The minimum wage is on its way up.
Thanks to ballot measures across the country making way for living wage laws, 20 states enacted higher minimum wages on Jan. 1. Several others will follow mid-year with increases as well.
What the higher rate means for the footwear industry is as nuanced as the controversy surrounding the issue.
Matt Priest, president of Washington D.C.-based Footwear Distributors and Retailers of America, said the impact of minimum wage cuts widely across the business sector – from small independent retailers to large firms employing hundreds and thousands. Because the industry generally is less dependent on low-wage workers, Priest said the increases weren’t necessarily such a high profile focus.
“It’s hard to say that the minimum wage is 100 percent a good thing or a 100 percent bad thing,” said Priest. “Hopefully it injects a little extra cash into the system, whether it be by the people working at footwear store making more or another person coming into the store because they have a little extra to spend [on shoes].”
Priest explained it was likely that small businesses, with tighter budgets and margins, would feel the impact of the growing wages most.
Based out of St. Louis, independent chain Laurie’s Shoe Center owner Mark Waldman said that minimum wage increases are expected and planned for since the state enacted living wage increases in 2008.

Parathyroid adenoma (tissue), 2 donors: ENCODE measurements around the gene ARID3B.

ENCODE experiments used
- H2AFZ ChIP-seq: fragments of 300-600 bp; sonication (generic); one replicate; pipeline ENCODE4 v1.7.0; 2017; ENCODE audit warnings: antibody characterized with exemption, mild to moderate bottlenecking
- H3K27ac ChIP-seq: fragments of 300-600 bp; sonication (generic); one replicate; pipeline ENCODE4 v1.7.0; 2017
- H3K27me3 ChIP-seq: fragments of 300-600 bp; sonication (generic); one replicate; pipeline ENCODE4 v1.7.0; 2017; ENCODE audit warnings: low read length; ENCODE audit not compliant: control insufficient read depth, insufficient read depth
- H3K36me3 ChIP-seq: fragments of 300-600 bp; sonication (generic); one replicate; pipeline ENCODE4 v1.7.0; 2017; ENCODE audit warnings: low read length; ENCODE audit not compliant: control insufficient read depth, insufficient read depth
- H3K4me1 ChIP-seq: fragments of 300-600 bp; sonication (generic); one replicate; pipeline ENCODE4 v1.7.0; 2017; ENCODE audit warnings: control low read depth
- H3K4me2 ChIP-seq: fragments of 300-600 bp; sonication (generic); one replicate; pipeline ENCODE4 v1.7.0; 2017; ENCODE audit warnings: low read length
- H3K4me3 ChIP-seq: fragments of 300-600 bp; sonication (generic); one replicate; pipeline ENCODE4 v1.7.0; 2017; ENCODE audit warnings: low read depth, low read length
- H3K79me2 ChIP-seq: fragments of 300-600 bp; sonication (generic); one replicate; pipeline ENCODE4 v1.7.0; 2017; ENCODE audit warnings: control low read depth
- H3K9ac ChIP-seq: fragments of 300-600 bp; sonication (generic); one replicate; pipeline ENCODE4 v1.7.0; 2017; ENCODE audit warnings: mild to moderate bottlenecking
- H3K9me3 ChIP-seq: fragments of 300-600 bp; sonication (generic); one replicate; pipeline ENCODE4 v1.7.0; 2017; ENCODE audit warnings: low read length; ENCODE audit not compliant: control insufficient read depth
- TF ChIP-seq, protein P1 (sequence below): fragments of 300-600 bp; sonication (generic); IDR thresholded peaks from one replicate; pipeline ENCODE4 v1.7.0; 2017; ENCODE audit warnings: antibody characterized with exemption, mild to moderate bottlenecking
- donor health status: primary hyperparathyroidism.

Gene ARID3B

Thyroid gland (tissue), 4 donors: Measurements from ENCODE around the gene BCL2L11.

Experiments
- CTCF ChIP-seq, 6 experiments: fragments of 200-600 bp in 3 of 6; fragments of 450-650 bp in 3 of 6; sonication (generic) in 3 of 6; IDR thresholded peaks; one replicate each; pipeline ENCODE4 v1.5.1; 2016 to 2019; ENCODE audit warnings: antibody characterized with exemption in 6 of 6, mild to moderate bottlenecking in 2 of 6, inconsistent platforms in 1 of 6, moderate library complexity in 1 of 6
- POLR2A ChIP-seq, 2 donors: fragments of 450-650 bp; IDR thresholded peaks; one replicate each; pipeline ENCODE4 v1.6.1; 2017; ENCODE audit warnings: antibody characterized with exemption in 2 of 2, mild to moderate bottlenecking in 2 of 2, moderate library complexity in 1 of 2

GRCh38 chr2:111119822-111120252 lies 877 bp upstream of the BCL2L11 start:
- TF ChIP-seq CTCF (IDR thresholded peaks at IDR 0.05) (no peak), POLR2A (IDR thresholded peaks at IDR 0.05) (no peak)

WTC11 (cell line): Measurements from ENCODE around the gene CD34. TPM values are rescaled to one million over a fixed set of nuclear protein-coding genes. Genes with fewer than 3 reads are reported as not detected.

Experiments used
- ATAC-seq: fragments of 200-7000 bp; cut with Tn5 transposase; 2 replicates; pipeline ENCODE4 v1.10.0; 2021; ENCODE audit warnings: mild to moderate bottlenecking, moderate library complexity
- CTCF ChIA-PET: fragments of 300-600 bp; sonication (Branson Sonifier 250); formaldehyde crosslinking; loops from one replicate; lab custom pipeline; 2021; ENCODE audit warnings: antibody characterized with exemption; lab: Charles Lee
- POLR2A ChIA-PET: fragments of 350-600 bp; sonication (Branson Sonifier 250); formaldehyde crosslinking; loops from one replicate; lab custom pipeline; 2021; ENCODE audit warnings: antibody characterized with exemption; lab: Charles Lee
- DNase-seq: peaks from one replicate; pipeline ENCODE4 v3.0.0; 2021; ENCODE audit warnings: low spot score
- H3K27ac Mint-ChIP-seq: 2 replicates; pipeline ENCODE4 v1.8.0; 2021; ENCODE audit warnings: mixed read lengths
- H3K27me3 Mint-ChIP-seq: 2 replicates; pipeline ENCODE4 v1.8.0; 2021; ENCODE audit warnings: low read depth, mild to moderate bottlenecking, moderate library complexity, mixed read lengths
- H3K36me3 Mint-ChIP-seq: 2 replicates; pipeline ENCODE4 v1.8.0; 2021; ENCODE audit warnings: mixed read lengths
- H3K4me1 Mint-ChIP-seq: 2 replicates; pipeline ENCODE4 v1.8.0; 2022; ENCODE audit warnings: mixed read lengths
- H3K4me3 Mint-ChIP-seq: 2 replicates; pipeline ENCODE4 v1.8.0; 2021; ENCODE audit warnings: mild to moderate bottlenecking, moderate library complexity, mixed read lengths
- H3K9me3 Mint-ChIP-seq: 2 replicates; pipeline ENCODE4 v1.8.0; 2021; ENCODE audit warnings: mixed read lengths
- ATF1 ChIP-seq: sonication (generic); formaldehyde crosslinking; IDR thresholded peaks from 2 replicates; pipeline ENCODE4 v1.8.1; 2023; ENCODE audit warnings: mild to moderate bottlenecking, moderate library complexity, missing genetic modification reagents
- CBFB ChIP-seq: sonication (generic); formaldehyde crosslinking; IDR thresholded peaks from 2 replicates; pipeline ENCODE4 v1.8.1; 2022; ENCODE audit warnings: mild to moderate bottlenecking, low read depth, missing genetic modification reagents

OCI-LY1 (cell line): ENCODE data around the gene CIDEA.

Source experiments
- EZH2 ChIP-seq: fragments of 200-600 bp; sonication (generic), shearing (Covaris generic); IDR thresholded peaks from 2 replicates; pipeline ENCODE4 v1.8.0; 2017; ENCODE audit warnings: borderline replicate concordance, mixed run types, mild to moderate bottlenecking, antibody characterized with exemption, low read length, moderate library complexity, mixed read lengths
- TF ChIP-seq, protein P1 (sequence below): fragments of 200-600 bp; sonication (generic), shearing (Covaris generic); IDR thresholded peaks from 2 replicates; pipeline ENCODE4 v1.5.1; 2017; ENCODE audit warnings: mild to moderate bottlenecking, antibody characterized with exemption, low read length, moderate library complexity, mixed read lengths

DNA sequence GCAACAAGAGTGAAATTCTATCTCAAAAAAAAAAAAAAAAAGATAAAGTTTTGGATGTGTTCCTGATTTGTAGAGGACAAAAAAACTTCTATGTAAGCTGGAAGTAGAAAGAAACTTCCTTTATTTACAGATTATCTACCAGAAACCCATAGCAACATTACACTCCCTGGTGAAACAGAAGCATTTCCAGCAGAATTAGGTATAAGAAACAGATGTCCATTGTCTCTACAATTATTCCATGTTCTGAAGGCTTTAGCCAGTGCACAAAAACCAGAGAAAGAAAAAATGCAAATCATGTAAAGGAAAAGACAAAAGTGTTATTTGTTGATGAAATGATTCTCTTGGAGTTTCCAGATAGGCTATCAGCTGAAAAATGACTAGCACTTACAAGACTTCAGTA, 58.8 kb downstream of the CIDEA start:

To stay competitive in the industry and keep employees happy, the chain tends to offer more than the minimum wage thanks to benefits.
“[For us] in the long run, we’re not as affected because we’re above [minimum wage],” said Waldman. “As far as expansion and future growth, it could impact us, but I don’t see it. It’s when it makes the leap from $7.50 to say $15 like it did in other places [then the impact is bigger.] Gradual increases we can plan for.”
Waldman said by offering better wages and benefits has allowed him to stay competitive, especially in the growing retail sector.
Peter Hanig, owner of Hanig’s Footwear in Chicago, ran into a unique situation when the city enacted a significant minimum wage increase while the state did not. In July, Chicago’s minimum wage jumps from $8.25 to $10. Hanig said he’s still not sure how it will affect his stores, or if it even will since employees are paid hourly rates and commissions, so most make well over the minimum wage.
“We want our people to make a decent wage and we make significant contributions in other areas [401K and health insurance], so we’re still looking at how other income is taken into account,” said Hanig. He also said that the gradual increase to $13 over the next several years is much easier to bear than a sudden jump.